X’s And O’s: Breaking Down The Spurs Set Plays

By Ian Dougherty

Since I’ve started writing here at Air Alamo, I’ve made it a point to try and look at whatever the Spurs are doing on the court, bring it here,and try to explain it. I want to do this  because, well, I enjoy the X’s and O’s part of basketball very much. And, since I have the capacity to talk about that here, I would love for you, the reader, to be able to learn more about basketball with me.

So, what I’ve got for everyone today is a basic sort of floppy set, which is a single-double screen. Here, we’re going to see the Spurs run it and get an easy Matt Bonner 2 (that would have been a three if he got his feet behind the line) out of it.

The play begins with the point guard, in this case Gary Neal, bringing the ball up the right side of the floor. Then, he passes the ball to Danny Green at the top of the three point line and begins his motion. He runs on the right side down to about the block, then turns in to where Tiago Splitter and Kawhi Leonard are waiting with staggered screens to go around, and to screen his man.

Next,Danny Green will have a decision to make. The first option is to hit Neal after he comes around the third screen waiting for him, which is being set by Matt Bonner. On the opposite side of the play, after Tiago Splitter sets the first screen for Neal, he will turn back around and set another pick for Kawhi Leonard. Leonard, who previously had the second screen for Neal, will come off of Splitter’s screen, go to the right wing, and become the second option for Green. If Leonard gets the ball, Splitter can immediately post up, or they can run some pick and roll. Alas, Green chooses to go the first route, with Neal.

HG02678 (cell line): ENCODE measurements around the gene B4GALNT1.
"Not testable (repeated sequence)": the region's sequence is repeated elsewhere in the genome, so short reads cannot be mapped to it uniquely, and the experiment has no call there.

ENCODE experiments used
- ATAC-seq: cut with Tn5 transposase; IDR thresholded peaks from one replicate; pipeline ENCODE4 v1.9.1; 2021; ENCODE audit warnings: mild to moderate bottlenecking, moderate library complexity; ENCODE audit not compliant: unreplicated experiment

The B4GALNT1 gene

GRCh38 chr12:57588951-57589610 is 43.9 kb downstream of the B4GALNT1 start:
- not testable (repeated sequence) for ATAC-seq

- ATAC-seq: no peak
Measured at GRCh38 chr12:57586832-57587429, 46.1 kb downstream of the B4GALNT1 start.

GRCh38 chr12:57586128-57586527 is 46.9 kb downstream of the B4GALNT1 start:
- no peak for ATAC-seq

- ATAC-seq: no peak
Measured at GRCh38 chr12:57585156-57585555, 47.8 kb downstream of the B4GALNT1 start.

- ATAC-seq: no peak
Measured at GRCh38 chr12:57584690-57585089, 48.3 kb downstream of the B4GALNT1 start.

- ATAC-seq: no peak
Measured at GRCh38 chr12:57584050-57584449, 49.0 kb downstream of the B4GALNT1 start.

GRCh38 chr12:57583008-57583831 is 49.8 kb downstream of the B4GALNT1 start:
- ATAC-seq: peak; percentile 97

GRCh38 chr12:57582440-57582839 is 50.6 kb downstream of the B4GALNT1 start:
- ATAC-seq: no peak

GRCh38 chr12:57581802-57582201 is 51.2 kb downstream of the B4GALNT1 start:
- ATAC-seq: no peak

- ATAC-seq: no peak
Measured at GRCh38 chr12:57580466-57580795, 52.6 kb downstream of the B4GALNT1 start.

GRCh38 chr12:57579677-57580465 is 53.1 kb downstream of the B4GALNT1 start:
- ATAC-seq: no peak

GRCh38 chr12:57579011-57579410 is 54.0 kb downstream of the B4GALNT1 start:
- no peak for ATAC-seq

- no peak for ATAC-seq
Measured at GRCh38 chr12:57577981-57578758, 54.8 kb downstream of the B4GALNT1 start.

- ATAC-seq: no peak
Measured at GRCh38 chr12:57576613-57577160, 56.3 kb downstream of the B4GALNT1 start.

As soon as Gary Neal gets the ball from Green, he has a very quick decision to make. He can either continue the curl and take the ball himself, or he can quickly pass the ball to Matt Bonner off of the screen. In this scenario, Taj Gibson has come to help cut Neal off on the curl, so Neal passes the ball to Bonner. Bonner also has a decision on the play. He can either roll into the post where there is a wide open lane to the basket, or he can fade back and attempt a jumper. Bonner, who is shooting 41.7% from beyond the arc, elects the latter and spaces out for a wide open jumper, which he hits.

Now, let’s watch the play in real time:

This is a very popular play for San Antonio, who have guards capable of making that quick pass, and bigs who know how to use space. More often than not, I would expect to see the big men roll than shoot, since the Spurs don’t have any other bigs that stretch the floor quite like Bonner. It may not be all that flashy, but the Spurs quick ball movement makes this an easy two points most every time.